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What’s the Difference Between OneDrive and SharePoint

OneDrive for Business (ODfB) and SharePoint Online (SP) are related components of Office 365, with overlapping architecture and features. If you use both OneDrive and SharePoint at work, it can get a little confusing.

The basics

The first thing to keep in mind is that there is a consumer version of OneDrive that is very different from the OneDrive for Business component of your Office 365 subscription at work. If you have an existing Microsoft account, you already have OneDrive.

Anyone can sign up for a OneDrive account with any email address and get free or paid storage for your documents, photos, videos, and other files. This is your personal or individual OneDrive account. Home Office 365 plans also include personal OneDrive. Once you have a personal OneDrive account, you may set it to sync with your device (computer, tablet, phone, and so on).

If you use an Office 365 plan at work, you have your own OneDrive for Business. Despite the same name, personal or consumer-facing OneDrive does not have any overlap with OneDrive for Business. See how Microsoft explains it here.

You access your OneDrive for Business via the Office 365 portal sign-in. You can also sync ODfB with your device, and then you’ll be able to access your files in a local folder titled “OneDrive – [Your Business Name]” or “OneDrive @ Your Business Name.” By default everything stored in OneDrive for Business is visible only to you, but you can share files with individuals, groups, or everyone in your organization.

Similarly, you will have access to SharePoint sites via your Office 365 portal. The launcher menu item Office 365 is called Sites. You can store documents and other files there, as well as share and collaborate with your teammates. SharePoint also has sync capabilities. Sounds pretty similar to OneDrive for Business, right? So, what’s the difference?

OneDrive for Business and SharePoint on the O365 menu

Note  From this point forward, we’ll be specifically covering OneDrive for Business, but one quick thing first. Remember how you can sign up for a personal/individual OneDrive using any email address? That includes your work email address. For example, I use a business Office 365 plan here at work with 365 Ninja. I sign in using my work email address, ninja@365ninja.com, in order to access ODfB and SharePoint. But I can also use ninja@365ninja.com to sign up for a personal OneDrive, which would be a totally separate account. Even though I may use the same email address and password to sign in, I can’t see my personal files in my business account and vice versa.

ODfB vs. SP

As mentioned, you can store, sync, and share files with both OneDrive for Business and SharePoint. This table explains some of the similarities and differences of these components of Office 365.

OneDrive for Business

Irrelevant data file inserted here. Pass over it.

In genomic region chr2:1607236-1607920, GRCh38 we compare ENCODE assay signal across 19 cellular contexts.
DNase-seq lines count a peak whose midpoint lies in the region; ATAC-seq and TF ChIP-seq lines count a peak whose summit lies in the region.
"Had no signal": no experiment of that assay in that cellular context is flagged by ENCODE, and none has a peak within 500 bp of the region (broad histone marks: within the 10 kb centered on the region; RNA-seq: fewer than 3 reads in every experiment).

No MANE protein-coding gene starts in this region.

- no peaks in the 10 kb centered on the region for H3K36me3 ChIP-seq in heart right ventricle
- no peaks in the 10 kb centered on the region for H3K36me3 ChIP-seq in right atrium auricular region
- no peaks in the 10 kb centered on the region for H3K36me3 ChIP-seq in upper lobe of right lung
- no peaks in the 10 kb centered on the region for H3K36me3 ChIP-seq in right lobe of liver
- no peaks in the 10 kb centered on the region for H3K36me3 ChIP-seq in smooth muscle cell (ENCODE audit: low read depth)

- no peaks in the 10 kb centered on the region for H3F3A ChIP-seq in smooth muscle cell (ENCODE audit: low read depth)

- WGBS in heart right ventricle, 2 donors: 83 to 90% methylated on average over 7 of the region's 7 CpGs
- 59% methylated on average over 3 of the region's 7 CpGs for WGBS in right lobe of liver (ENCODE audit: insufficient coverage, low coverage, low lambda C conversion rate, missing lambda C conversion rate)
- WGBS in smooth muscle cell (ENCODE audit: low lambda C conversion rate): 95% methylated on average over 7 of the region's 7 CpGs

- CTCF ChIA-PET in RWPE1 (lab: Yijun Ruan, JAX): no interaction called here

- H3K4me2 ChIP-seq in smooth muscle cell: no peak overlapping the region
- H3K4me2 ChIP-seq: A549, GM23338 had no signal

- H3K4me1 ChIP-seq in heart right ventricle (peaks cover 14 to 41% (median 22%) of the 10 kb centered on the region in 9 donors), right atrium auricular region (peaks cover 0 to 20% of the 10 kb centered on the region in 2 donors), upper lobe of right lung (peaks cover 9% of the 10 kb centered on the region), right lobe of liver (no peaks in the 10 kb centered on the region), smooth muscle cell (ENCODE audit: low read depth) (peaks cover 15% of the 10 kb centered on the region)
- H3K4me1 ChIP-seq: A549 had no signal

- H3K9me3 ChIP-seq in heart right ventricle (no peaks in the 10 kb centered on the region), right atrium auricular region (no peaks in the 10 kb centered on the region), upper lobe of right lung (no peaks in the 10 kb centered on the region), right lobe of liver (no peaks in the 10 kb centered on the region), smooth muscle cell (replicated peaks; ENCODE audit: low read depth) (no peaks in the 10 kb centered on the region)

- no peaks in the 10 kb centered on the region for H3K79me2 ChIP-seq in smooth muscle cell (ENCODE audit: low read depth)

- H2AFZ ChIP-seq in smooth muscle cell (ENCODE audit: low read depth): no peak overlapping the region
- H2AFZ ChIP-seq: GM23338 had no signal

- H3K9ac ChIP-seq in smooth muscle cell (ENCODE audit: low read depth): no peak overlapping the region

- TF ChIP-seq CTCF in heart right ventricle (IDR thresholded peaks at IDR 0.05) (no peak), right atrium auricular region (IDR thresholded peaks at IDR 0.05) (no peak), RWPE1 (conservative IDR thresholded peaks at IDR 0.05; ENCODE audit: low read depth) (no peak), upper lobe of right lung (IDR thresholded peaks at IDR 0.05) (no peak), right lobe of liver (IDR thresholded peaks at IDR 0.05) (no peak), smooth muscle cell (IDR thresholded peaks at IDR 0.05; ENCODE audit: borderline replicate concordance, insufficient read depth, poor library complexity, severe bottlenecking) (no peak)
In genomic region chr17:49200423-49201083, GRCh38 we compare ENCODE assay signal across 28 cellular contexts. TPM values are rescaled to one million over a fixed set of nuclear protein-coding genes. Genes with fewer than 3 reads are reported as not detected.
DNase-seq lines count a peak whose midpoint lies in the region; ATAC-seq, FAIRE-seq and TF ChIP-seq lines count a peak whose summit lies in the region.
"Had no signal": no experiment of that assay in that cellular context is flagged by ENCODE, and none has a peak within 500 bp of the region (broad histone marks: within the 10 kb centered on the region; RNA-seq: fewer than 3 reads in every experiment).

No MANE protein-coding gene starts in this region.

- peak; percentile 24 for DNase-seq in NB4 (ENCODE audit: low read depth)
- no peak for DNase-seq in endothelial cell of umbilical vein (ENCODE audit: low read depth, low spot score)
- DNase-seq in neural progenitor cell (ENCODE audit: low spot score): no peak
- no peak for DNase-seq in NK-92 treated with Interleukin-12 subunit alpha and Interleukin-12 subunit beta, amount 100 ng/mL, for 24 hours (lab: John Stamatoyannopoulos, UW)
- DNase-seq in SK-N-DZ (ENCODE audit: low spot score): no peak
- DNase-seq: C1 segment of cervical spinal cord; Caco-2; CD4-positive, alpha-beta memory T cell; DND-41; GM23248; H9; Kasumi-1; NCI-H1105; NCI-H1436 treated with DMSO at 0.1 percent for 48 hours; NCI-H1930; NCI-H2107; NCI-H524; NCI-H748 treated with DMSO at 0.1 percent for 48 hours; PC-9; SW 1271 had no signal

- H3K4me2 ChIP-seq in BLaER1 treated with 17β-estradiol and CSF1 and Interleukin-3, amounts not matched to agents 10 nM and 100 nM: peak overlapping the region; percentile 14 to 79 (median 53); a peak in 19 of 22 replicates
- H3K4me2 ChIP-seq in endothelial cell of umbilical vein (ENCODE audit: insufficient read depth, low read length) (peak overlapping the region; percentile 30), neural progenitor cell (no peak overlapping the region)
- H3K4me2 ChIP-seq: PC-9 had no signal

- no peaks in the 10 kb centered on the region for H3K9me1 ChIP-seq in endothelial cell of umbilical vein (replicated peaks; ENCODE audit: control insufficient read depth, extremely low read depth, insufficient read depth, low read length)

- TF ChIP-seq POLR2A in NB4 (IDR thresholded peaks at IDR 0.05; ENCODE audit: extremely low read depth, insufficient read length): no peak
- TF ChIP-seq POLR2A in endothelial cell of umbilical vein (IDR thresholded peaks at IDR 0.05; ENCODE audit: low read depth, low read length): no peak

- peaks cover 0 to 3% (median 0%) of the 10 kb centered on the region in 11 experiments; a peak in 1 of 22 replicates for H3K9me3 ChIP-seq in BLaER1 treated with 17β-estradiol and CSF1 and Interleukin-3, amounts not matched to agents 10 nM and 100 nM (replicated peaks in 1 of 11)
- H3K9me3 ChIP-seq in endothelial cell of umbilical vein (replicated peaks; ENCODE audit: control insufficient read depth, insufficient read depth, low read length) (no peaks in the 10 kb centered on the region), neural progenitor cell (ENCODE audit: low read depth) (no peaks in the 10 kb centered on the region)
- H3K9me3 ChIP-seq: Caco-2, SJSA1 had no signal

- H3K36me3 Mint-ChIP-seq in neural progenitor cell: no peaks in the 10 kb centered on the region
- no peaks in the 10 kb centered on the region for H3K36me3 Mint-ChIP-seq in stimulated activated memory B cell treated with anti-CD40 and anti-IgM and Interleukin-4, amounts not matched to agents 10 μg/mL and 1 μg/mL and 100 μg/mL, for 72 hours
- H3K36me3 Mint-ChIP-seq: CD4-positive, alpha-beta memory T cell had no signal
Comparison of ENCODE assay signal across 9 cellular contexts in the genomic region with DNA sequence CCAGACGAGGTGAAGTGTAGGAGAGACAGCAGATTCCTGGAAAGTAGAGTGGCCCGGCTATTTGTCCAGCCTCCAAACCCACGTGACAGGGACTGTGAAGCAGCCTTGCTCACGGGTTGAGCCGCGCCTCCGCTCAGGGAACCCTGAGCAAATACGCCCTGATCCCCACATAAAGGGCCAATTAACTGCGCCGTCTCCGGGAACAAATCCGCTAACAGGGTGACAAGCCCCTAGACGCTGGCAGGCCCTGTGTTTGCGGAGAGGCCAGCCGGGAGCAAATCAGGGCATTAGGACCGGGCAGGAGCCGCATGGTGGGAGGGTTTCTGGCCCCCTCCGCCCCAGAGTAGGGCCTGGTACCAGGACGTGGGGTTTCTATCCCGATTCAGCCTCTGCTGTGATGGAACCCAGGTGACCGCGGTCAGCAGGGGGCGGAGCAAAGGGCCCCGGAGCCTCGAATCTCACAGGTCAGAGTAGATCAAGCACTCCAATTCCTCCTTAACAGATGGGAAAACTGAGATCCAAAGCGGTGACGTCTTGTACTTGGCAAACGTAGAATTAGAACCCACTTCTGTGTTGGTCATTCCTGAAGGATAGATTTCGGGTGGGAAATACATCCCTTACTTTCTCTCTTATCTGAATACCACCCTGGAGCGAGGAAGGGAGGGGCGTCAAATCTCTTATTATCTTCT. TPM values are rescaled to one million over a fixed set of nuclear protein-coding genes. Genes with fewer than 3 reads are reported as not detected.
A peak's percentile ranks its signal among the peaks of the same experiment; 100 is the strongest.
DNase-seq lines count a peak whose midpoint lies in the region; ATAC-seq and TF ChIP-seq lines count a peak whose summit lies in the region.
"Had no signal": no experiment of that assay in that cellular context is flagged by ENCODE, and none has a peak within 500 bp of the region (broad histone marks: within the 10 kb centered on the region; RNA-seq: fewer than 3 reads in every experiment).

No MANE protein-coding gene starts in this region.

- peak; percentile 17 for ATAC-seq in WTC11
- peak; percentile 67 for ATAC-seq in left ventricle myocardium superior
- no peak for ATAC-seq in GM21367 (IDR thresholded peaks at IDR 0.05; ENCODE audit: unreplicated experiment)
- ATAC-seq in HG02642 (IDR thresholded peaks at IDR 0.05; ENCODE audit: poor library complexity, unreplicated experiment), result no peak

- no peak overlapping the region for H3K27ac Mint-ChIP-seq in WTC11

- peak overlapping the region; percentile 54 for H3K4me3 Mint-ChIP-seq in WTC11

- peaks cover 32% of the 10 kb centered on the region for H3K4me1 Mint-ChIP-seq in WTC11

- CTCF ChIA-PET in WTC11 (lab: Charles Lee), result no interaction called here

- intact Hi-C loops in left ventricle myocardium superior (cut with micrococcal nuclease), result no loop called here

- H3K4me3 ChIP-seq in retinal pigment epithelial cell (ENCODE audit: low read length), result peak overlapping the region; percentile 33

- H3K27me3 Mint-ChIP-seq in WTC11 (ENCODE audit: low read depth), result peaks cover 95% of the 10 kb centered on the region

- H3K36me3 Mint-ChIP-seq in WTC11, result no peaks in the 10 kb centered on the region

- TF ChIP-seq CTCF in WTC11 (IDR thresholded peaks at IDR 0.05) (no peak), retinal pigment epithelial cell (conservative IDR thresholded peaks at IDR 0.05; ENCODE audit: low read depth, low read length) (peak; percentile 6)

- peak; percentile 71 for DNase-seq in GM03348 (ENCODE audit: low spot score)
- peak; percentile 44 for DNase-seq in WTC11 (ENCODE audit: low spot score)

SharePoint Online

Included in Office 365 Business plans Included in Office 365 Business plans
Available as a stand-alone service, and there is a similarly-named consumer version Available as a stand-alone service, but no consumer-facing version exists
Evolved from a service called SharePoint Workspace 2010, and before that Groove 2007 Cloud-based version of the SharePoint service that dates back to Office XP
Core architecture built on (or “powered behind the scenes” by) SharePoint Core architecture built on (or “powered behind the scenes” by) SharePoint
Often considered or called a “storage location” Often considered or called a “team site”
Could be thought of as the cloud version of the My Documents folder on your work computer Could be thought of as an internal website and/or file server alternative
Manage files/data with metadata and versioning Manage files/data with metadata and versioning
Accessed from browser or local folder or app depending on user preference Usually accessed from a browser to use all features, but files can be accessed from local folder
OneDrive for Business sync app is used to sync OneDrive for Business files to a folder on local computer OneDrive for Business sync app is used to sync SharePoint files to a folder on local computer (separate from OneDrive for Business folder)
All uploads default as private until you decide to share Uploads default to inherit permissions from the directory/folder in which they are uploaded
Users sign in to their own OneDrive for Business accounts, with no shared interface Users can access SharePoint as a branded company page, managed by an admin, that acts as a dashboard with news, calendar, etc.
Best place to upload private work documents that only you intend to see, or a document that has a limited scope or lifecycle (for example, a doc you only share once) Best place to upload team files and/or documents that are intended to be collaborative and/or use check-in workflows and permissioning

So, OneDrive for Business and SharePoint Online: not exactly the same, yet not entirely different.

The real, noticeable differences will come with the way your workplace or department decides to use SharePoint. Organizations use SharePoint for project-based management sites, human resources portals, and more. OneDrive for Business uses SharePoint technology, but is better suited for storage and one-off sharing. Both of these components live in the cloud (it is Office 365, after all) and can sync files to your device so you can work anywhere.

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